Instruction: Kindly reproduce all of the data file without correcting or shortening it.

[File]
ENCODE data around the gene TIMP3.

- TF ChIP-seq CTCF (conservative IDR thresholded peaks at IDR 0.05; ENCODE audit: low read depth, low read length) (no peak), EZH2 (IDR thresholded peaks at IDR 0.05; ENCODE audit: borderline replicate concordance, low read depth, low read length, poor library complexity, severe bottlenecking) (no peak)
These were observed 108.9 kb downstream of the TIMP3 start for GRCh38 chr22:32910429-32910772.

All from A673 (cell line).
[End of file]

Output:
ENCODE data around the gene TIMP3.

- TF ChIP-seq CTCF (conservative IDR thresholded peaks at IDR 0.05; ENCODE audit: low read depth, low read length) (no peak), EZH2 (IDR thresholded peaks at IDR 0.05; ENCODE audit: borderline replicate concordance, low read depth, low read length, poor library complexity, severe bottlenecking) (no peak)
These were observed 108.9 kb downstream of the TIMP3 start for GRCh38 chr22:32910429-32910772.

All from A673 (cell line).